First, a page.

The style itself is occasionally interesting, if often bland. There’s a washed out sepia look to the whole affair which can be quite pleasing. But the look of the story, and the action, is spoiled by erratic camera work. One fun moment involving a mail man assassin is intriguing, but a full SWAT team raid is impossible to focus on. Early in the story Anthony can’t even ride a bicycle without the lens shaking all over the place, so when he begins literally climbing the walls it becomes too much. It all looks far better when the camera is locked down and images of x-rays and medical scans are used to create a sinister mood. Even the monster effects are eventually quite good when they build up to larger sizes and the more complex make-up work is allowed to be showcased.

However, beyond spectacle the narrative suffers from too much info-dump dialogue about ‘android DNA’ and a lot of undercooked character motivation. Yuriko goes from claiming that only killing the bad guy will make her feel alive, to suddenly wanting another baby. ‘The Guy’ himself (Shinya Tsukamoto himself of course) seems to be an anarchic hacker tipping off the authorities to the genetics project, but later dons the same old track runner’s singlet with the black X from 1989. Still, at least he’s giving a good bad guy performance that fits with the overall tone. Elsewhere Anthony’s delivery of the line ‘was dad a perverted freak?’ may be funny out of context but it doesn’t do much for the film overall, which is marred by strange whispered lines and dubious ADR, even from native English speakers.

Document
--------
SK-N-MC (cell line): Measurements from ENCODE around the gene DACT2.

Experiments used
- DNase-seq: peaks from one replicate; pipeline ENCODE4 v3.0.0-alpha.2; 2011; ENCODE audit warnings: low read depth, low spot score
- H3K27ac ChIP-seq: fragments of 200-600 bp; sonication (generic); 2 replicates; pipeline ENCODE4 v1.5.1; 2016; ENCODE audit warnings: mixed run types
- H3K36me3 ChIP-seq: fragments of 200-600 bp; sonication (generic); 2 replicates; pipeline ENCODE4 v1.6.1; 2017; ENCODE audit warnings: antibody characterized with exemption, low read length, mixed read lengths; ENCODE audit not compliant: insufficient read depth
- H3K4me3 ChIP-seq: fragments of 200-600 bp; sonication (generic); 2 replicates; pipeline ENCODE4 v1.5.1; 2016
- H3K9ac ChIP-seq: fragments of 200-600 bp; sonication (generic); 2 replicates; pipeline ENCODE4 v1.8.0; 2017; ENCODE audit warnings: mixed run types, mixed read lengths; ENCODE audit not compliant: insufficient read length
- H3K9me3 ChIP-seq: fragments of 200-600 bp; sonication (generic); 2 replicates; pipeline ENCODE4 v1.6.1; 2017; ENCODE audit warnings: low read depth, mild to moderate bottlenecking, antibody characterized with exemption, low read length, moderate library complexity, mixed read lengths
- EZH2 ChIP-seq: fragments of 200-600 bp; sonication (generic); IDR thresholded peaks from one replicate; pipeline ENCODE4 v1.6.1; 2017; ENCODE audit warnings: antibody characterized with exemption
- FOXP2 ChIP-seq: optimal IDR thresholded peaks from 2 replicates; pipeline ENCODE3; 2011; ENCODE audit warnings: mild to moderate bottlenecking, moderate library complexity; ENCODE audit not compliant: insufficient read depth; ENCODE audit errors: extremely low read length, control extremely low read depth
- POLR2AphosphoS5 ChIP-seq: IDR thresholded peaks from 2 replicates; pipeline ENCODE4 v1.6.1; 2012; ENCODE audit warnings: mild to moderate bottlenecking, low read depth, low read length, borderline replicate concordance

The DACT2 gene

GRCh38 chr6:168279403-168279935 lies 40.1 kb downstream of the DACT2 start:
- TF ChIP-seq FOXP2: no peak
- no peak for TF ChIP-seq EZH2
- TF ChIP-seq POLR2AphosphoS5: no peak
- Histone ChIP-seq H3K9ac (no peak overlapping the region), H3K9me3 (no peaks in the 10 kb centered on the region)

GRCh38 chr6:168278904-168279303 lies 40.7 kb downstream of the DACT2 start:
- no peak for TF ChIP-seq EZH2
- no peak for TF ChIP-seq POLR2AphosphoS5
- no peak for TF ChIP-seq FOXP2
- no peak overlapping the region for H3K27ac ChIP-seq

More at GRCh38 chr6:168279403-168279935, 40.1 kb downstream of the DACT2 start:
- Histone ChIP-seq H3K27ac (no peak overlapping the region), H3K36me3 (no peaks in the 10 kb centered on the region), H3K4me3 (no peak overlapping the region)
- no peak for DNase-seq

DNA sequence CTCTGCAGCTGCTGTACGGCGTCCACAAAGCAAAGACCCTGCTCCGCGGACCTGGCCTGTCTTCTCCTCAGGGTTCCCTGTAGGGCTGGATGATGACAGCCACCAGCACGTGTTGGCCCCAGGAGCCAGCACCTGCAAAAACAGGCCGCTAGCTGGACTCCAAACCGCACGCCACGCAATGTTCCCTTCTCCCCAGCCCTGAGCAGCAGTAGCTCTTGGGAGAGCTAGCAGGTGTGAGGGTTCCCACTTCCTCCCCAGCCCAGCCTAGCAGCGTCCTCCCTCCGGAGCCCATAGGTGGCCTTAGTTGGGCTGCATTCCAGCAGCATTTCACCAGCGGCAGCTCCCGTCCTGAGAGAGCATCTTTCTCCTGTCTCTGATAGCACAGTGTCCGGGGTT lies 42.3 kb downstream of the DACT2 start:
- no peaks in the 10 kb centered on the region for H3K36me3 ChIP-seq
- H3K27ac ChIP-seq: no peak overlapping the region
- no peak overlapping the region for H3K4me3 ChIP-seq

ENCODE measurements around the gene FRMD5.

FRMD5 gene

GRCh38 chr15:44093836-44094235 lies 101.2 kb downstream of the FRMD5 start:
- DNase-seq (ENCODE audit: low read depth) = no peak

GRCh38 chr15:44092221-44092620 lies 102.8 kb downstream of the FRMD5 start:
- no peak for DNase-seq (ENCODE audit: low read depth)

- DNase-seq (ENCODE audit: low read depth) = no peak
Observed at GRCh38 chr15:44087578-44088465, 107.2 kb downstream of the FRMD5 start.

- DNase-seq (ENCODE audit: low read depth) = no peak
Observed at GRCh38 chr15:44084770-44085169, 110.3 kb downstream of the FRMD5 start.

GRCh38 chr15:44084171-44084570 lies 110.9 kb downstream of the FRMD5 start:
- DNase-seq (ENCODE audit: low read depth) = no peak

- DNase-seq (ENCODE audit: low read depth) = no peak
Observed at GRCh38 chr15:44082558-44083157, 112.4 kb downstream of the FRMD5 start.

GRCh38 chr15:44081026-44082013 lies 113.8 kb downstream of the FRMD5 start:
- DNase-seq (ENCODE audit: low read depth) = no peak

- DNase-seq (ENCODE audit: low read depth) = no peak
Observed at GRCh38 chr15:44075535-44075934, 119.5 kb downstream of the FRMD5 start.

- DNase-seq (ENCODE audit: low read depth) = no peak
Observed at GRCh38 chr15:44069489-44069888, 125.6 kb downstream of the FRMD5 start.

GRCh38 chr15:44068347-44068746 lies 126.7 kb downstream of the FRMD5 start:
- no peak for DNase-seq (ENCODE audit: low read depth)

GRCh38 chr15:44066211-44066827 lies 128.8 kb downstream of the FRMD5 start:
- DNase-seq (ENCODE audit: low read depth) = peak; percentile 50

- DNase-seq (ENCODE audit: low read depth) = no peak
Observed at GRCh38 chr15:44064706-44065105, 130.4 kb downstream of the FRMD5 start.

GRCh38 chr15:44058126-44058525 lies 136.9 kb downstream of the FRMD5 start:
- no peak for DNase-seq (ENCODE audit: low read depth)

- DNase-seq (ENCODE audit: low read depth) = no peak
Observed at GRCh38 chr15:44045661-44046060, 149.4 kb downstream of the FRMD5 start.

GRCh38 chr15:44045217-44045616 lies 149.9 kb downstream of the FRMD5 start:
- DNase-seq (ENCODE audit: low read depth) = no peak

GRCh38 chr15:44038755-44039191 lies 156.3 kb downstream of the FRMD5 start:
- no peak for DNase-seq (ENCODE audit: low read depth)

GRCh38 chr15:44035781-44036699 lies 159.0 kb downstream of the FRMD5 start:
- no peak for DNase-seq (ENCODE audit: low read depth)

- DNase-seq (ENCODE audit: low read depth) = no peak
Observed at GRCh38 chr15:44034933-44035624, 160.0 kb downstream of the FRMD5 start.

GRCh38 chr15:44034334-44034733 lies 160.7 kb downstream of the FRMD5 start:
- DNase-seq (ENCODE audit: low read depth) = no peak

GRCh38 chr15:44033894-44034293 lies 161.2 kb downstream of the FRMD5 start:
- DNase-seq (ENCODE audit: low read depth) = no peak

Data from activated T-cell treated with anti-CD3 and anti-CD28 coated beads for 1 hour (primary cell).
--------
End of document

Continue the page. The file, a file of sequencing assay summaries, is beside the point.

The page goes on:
In the end if all you want are some disturbing iron-flesh mutation effects and a few new tracks of Chu Ishikawa music then this might be enough. Both are downgraded versions of what came before, but it’s occasionally striking when it isn’t headache inducing. With better camera work and some celluloid grit it might be more successful, but in this state it doesn’t cut it as a third chapter. For a series that seemed so opaque and overloaded with baroque images and metaphors this is very pedestrian. For a blend of action and horror it’s a big let down when it could have been a lot of fun. The results might have seen wider success if it had been shot coherently; something without subtitles and with lots of creature battles. Instead it’s another cult movie; one for the curious and the completists only.

Rating: ★★★★☆☆☆☆☆☆

Further Reading:


VITAL (2004)

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About Mocata 149 Articles
A sucker for classic epics, 80s science fiction and fantasy kitsch, horror, action, animation, stop motion, world cinema, martial arts and all kinds of assorted stuff and nonsense. If you enjoy a bullet ballet, a good eye ball gag or a story about time travelling robots maybe we can be friends after all.